If $outhpaw is ever back in town, or if you're ever over in Scotland, do yourself a favour and check out their show. I almost wish they were the house band at the Dakota, because I'd make it my Saturday night watering hole if they were.
Best Disembowelment of a Midway Plush Toy Prize: White Cowbell Oklahoma (The Legendary Horseshoe Tavern, Friday, 1am)
There really are no words to describe this show. I think Gav from $outhpaw put it best when he said: "I was talking to the lead singer about his band and asked them what their lineup was. They guy told me, 'we have four lead guitars, a chainsaw, and a stripper'. I said I'd only stay for a song, but then I couldn't leave." There was a ridiculous lineup outside of the 'shoe when we got there just before 1am, so we knew there must be something to these guys. We managed to pull a Wayne and Garth with our wristbands and snuck into the front of the line just as it began moving, and before we knew what was happening, we were in a crowd of about a thousand people chanting a chorus that went: "PUT THE SOUTH IN YOUR MOUTH, PRETTY BABY!!!" Up on stage, it looked like a white-trash intrepretation of a Jay-Z concert, because there were about 20 band members standing around doing various things, some of which even included playing their instruments.
But really, the show didn't swing into full gear until they brought out the chainsaw. I'm pretty sure this broke just about every safety regulation in the book. The guy fired this thing up, and the place went absolutely nuts. As the lead singer announced, "Behold the Spinning Wheel of Death", the guy with the murder weapon went at about a dozen rolls of toilet paper, sending it flying in every direction like a high school kegger gone terribly wrong. But it wasn't until they took out the gigantic stuffed animal; you know, the kind you might win after knocking down all of the bowling pins with a baseball at the carnival; that things got out completely out of control. They absolutetly butchered this thing on stage, sending its styrofoam innards all over the first four rows. I'm telling you, I saw these people come walking out of the crowd later on in the show, and they looked like the images of the people who had been near the world trade centers when they came down. They were absolutely covered in dust and foam, and they had a stunned and confused look in their eyes, like they couldn't believe what they'd seen. Really, if you're ever at a show, standing in the first few rows, and you hear the lead singer begin to chant: "CH-CH-CH-CHAINSAW!!! CH-CH-CH-CHAINSAW!!!", you might want to think about taking a few steps back. After they'd finished gutting the plush toy, they threw the lifeless shell into the crowd, and it somehow ended up on the wing of the ceiling fan, spinning around and around all night long like a reminder of what might happen to you if you fuck with the WCO, the same way they used to put the bodies of traitors on display in medeival empires. I honestly couldn't stop laughing. Even days later, I would think about that thing spinning around above the crowd and have a good chuckle about it. And then they brought the stripper out on stage.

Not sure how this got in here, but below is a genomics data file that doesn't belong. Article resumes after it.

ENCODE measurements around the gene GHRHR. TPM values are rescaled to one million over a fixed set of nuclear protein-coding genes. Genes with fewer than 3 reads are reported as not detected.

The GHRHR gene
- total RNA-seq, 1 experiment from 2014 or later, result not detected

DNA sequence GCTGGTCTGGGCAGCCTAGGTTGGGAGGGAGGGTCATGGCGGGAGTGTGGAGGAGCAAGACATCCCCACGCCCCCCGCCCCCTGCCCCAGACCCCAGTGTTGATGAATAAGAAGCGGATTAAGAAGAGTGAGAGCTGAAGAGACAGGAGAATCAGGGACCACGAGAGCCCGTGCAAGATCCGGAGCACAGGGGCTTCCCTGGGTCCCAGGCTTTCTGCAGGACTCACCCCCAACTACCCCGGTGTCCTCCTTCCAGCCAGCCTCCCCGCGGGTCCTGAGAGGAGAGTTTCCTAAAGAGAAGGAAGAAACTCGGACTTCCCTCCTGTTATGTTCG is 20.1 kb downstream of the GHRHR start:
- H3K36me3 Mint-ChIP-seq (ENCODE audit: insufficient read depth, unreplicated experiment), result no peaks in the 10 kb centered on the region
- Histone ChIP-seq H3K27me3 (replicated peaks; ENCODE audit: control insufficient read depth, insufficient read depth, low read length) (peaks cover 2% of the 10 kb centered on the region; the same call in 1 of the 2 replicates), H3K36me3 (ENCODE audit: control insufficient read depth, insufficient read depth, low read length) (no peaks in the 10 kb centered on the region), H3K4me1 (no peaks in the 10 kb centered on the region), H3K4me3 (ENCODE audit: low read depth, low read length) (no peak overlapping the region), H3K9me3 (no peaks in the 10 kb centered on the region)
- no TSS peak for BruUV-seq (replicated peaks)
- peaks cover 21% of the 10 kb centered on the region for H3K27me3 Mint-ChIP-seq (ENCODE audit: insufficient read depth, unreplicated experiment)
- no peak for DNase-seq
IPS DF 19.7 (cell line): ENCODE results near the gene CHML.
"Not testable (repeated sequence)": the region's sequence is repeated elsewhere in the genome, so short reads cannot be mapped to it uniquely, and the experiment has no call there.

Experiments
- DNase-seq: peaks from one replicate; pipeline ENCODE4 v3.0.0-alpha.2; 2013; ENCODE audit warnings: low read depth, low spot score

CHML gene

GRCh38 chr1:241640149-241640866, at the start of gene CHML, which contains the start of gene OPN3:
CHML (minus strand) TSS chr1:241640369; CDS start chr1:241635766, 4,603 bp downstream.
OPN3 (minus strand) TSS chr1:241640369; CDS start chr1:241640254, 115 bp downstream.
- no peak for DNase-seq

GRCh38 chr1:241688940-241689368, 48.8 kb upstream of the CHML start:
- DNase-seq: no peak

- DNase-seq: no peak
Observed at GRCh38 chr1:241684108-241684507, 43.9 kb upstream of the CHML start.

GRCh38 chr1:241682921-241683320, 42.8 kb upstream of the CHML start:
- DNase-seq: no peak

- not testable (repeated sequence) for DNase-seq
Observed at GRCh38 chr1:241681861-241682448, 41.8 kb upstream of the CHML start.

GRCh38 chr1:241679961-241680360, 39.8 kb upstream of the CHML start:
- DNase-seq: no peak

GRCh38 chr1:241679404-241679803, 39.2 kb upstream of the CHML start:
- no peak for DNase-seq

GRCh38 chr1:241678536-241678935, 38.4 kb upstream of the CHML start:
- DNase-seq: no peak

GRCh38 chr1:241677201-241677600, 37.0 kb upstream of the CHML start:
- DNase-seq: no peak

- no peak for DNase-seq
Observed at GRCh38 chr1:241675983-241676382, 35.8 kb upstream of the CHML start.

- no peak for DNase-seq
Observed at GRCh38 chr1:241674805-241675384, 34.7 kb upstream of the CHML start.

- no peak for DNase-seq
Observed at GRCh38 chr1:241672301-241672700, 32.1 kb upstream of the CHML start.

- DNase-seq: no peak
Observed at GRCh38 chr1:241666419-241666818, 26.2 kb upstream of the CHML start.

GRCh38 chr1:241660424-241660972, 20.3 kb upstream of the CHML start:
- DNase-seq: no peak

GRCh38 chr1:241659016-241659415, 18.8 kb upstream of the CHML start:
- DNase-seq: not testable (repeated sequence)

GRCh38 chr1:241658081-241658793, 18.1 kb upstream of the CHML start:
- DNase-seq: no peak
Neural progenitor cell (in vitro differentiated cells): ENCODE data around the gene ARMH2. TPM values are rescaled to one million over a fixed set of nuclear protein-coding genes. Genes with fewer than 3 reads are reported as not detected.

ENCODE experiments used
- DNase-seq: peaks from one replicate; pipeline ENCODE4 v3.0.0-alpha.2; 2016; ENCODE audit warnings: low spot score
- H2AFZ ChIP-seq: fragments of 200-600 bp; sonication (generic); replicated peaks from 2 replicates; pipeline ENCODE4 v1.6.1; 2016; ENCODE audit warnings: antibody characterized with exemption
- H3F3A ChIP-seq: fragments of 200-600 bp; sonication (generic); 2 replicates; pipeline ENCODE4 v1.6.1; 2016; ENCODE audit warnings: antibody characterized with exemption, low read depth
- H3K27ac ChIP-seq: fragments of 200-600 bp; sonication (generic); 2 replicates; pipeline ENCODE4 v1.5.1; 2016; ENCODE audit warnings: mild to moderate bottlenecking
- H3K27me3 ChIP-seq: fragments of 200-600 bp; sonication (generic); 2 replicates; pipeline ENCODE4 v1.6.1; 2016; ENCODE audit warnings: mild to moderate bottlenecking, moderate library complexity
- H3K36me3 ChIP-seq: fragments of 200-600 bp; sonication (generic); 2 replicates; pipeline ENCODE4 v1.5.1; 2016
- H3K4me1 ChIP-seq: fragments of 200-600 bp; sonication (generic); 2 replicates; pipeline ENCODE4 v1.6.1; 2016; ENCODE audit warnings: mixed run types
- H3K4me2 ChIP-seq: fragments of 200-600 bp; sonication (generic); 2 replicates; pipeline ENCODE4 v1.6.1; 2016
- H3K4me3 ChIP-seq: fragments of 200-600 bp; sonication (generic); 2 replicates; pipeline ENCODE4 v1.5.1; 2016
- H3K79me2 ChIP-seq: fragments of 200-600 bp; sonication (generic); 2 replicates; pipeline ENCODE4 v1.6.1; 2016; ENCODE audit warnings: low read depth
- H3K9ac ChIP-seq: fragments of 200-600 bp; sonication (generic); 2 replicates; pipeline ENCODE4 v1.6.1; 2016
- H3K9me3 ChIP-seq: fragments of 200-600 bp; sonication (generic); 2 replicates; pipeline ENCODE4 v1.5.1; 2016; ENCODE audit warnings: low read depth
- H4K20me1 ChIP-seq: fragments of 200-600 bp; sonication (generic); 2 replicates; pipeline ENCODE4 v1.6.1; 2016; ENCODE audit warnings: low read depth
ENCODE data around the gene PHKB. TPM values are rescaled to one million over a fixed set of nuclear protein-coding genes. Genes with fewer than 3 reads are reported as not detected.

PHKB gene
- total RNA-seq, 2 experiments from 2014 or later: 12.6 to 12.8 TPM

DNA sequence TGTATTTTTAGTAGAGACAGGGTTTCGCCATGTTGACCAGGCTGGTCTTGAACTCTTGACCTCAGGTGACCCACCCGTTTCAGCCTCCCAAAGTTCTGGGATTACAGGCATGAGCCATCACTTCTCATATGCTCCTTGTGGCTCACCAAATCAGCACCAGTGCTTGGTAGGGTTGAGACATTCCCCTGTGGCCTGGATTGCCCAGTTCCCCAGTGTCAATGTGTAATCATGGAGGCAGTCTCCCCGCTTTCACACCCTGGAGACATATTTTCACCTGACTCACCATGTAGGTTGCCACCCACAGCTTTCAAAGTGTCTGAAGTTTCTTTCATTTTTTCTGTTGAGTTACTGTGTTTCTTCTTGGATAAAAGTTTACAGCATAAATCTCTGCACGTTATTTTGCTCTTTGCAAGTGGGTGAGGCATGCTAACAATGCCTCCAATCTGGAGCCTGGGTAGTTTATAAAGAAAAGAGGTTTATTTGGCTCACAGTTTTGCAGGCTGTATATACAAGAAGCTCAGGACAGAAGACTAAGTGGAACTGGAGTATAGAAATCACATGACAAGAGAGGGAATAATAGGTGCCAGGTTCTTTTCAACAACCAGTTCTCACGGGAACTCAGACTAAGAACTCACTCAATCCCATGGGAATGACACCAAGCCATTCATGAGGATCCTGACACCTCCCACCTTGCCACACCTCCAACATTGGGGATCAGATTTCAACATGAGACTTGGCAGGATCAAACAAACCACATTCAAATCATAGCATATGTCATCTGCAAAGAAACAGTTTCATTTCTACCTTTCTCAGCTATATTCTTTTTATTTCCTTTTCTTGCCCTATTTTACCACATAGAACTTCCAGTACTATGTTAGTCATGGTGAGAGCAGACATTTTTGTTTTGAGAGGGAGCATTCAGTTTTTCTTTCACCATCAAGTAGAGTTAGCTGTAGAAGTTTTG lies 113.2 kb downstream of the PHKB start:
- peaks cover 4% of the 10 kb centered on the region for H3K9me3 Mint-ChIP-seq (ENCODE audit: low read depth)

After the set finished, we stood around for awhile with our ears still violently ringing, completely stunned, looking for the appropriate words to describe it. Browner put it best when he said: "That show had everything except good music." I never thought the term "Gong Show" would be a fitting description of a band's set, but in this instance, it really is the only thing that works. I don't even know what else to say. White Cowbell Oklahoma. You have to see it for yourself to believe it.
Just as a side note, the entire band showed up at the Dakota Tavern halfway through the $outhpaw set, and you'll be happy to hear that they were dressed exactly the same way they were the night before up on stage. These guys walk the fuckin walk. They had all of their wives/girlfriends in tow, and the vast majority of them were with child. They also had the stripper with them. I'm telling you, if I had the choice to go on the road with any band in the world, I think I'd choose White Cowbell Oklahoma. They're like Tom Kenny and his friends except times a thousand. They are the real deal.
And the big guy who plays the double neck guitar? He doesn't make a sound. He shows his appreciation for a band by simply raising his glass of beer after every song. It's totally creepy, and it wouldn't surprise me one bit if he ends up going on a killing spree one day. He's kind of like WWE superstar Kane that way.
Performer You're Least Likely to See in a Club the Size of The Reverb Ever Again: Jesse Malin (The Reverb, Friday, 12am)